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What is the SWAN Screening Instrument for ADHD?

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Almost 1 in 10 children will be diagnosed with attention-deficit/hyperactivity disorder, according to the CDC, resulting in challenges for many children and their families. Healthcare providers who work with children often encounter ADHD, whether it is the main focus of treatment or not, so a simple instrument for measuring attentional problems is invaluable in nearly any practice.

The Strengths and Weaknesses of Attention-Deficit/Hyperactivity Symptoms and Normal Behavior Scale (SWAN) was developed as a screening instrument for ADHD in children and adolescents under age 18. It is designed to capture a range of positive, negative, and normal behaviors rather than only focusing on rare extreme symptoms of attentional disorders—hence the unwieldy name. The SWAN is completed by a parent/guardian or teacher and includes 18 items asking them to compare attention-related skills to other children the same age.

Note: The purpose of the SWAN is to assist the clinician in determining whether the individual is exhibiting symptoms that may be consistent with ADHD, and monitoring the severity of these symptoms over time. However, it is not a standalone diagnostic tool. Any conclusions drawn from the SWAN should be paired with clinical interviews and observations, other mental health examinations or assessments administered, and other evaluations of the patient and/or the patient's family history.


What is the SWAN?

The SWAN was developed by Swanson and colleagues (2015) to assess ADHD symptoms in clinical and non-clinical populations.

The SWAN includes a set of 18 questions that stem from the definition of ADD/ADHD outlined in the DSM-IV. A child’s behavior is scored on a 7-point scale ranging from far above average to far below average, with 4 (average) representing normal behavior for the child’s age

This approach—comparing both positively and negatively to average children—helps minimize social-cultural and statistical biases. It also addresses the full range of strengths and weaknesses in attention-related behaviors, rather than only categorical classifications and pathological symptoms. Swanson’s team had previously created the SNAP-IV scale, but iterated on it to measure nuances in the severity of symptoms, resulting in the SWAN as an improved ADHD assessment tool.

Items 1 to 9 are associated with inattentive ADHD and items 10 to 18 are associated with hyperactive/impulsive ADHD. Scores are established by averaging scores in each subscale, then comparing the scores to research-based cutoff scores. Cutoff scores for each subtype were derived by averaging the results of multiple studies that determined cutoffs for optimal sensitivity and specificity for identifying patients with ADHD in clinical and community samples (Robaey et al., 2007; Chan et al., 2014; Alhaji, 2022). An average score above 0.745 on items 1-9 is indicative of inattentive ADD/ADHD, and (by coincidence) an average score above 0.745 on items 10-18 is indicative of the hyperactive/impulsive ADD/ADHD. Note that classifications are based on cutoff scores for parent ratings. Interpret reports based on teacher ratings with caution.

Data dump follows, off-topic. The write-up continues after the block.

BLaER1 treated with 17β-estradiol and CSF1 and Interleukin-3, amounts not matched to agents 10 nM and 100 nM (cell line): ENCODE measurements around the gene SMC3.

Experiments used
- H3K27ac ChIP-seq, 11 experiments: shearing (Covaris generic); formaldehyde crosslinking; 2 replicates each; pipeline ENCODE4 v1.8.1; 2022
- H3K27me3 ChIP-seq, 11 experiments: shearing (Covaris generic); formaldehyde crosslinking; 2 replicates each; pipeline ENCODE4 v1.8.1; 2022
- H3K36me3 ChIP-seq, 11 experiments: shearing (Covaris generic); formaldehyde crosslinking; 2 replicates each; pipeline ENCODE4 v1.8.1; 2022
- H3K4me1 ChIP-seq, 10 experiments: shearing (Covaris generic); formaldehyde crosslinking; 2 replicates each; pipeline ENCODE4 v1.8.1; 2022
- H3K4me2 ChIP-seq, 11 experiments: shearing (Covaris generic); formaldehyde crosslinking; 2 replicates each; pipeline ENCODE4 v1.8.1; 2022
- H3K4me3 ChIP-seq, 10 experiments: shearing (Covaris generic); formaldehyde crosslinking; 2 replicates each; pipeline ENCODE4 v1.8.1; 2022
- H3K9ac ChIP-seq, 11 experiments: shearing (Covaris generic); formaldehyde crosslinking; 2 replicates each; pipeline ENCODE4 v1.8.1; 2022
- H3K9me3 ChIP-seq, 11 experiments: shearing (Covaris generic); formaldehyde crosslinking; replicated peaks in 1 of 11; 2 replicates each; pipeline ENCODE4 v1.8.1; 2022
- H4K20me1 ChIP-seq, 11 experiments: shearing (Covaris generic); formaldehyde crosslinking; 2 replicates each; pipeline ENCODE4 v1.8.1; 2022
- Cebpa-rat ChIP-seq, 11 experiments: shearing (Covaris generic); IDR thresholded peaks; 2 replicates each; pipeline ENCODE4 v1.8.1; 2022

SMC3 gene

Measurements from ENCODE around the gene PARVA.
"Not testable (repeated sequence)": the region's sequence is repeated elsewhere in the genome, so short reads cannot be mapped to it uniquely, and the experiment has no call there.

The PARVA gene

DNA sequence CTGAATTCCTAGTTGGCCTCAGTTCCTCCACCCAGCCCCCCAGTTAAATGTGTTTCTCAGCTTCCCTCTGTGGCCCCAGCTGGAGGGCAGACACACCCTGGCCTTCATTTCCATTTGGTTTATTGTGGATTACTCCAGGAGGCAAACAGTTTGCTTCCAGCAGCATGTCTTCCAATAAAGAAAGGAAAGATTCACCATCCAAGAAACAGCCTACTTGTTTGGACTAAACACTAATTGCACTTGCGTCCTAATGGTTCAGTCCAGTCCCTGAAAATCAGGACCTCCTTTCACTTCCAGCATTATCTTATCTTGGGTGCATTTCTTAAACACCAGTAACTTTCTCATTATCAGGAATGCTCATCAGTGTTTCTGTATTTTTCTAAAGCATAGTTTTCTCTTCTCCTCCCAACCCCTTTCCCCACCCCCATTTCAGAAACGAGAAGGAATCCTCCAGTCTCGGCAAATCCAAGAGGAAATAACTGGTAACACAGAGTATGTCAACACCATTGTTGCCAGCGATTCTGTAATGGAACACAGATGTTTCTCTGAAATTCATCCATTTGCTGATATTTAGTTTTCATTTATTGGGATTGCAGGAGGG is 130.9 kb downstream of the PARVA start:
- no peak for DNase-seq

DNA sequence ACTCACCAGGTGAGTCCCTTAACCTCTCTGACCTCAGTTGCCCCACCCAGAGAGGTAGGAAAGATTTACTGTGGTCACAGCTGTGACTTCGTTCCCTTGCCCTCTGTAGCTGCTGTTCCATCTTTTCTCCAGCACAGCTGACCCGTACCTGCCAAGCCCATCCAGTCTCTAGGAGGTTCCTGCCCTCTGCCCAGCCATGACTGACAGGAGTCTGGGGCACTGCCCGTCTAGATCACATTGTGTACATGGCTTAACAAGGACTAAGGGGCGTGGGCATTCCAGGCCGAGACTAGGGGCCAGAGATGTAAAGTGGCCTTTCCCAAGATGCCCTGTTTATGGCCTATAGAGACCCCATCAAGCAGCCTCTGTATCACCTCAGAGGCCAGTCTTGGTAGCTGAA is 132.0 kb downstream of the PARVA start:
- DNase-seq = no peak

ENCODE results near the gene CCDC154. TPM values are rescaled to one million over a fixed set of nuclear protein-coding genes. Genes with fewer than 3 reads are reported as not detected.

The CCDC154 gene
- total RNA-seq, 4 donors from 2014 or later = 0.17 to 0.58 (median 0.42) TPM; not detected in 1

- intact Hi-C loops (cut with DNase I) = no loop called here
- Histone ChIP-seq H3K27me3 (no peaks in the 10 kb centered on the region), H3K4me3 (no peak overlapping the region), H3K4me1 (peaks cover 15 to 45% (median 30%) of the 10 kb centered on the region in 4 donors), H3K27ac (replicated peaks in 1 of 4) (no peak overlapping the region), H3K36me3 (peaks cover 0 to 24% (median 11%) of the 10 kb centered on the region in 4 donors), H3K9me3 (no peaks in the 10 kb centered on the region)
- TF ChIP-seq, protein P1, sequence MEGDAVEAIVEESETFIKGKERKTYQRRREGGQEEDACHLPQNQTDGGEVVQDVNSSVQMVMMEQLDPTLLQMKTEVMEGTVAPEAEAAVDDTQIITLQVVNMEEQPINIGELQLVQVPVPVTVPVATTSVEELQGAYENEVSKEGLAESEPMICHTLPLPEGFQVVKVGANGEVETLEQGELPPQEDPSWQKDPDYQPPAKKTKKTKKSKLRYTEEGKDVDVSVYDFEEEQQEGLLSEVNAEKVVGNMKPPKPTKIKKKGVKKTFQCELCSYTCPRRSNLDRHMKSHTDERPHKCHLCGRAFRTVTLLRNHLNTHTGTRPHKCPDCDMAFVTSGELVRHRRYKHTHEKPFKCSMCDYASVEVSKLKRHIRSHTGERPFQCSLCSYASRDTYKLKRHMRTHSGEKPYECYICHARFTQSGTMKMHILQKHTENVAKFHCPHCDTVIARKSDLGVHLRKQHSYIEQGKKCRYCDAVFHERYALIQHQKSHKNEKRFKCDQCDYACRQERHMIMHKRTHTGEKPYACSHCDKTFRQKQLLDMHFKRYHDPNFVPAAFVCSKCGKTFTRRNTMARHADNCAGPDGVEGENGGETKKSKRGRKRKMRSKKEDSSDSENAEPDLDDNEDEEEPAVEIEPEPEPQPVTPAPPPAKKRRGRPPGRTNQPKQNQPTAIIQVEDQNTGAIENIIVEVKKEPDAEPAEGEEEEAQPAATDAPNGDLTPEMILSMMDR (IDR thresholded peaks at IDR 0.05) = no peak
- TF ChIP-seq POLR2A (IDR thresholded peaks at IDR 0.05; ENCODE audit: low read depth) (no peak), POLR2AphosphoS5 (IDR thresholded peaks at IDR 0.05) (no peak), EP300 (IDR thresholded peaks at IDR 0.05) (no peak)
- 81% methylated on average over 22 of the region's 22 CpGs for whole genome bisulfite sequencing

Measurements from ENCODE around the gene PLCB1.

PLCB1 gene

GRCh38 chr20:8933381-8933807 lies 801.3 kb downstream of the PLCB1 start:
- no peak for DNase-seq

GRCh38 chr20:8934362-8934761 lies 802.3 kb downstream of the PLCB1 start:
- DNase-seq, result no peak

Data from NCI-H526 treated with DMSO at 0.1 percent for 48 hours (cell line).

In studies establishing cutoff scores, the SWAN generally demonstrates high sensitivity for ADHD (82%+), but specificity varies depending on the study and population. False positive results (i.e., finding a score indicative of ADHD in a person who would not be diagnosed with ADHD by an expert) are possible, especially in clinical populations with comorbidities and diverse medical histories, or when ADHD is not necessarily suspected. Always follow up with objective cognitive testing, patient / guardian interviews, and most importantly, expert clinical judgment.


How can healthcare providers make the most out of administering the SWAN to patients?

Any healthcare provider who works with children may benefit from monitoring signs of ADHD. Even if ADHD is not a practice’s primary focus, attentional difficulties can be at least partially responsible for a variety of struggles that cause a parent to seek treatment, such as academic or social difficulties. A quick symptom inventory like the SWAN can help quantify, verify, or rule out attentional issues.

Clinical psychologists, psychiatrists, neurologists, and other healthcare providers working with young patients may find value in administering the SWAN alongside Creyos Health cognitive assessments to gain a fuller picture of a child’s mental and cognitive health. As a diagnostic aid, cognitive performance scores can complement ADHD scales like the SWAN, verifying reported symptoms with objective data, providing additional details on the specific cognitive domains affected, or ruling out broader cognitive impairment. As treatment progresses, many providers will administer additional assessments in order to verify that treatments are not only moving patients away from the thresholds on the SWAN, but also showing up in objective cognitive measures.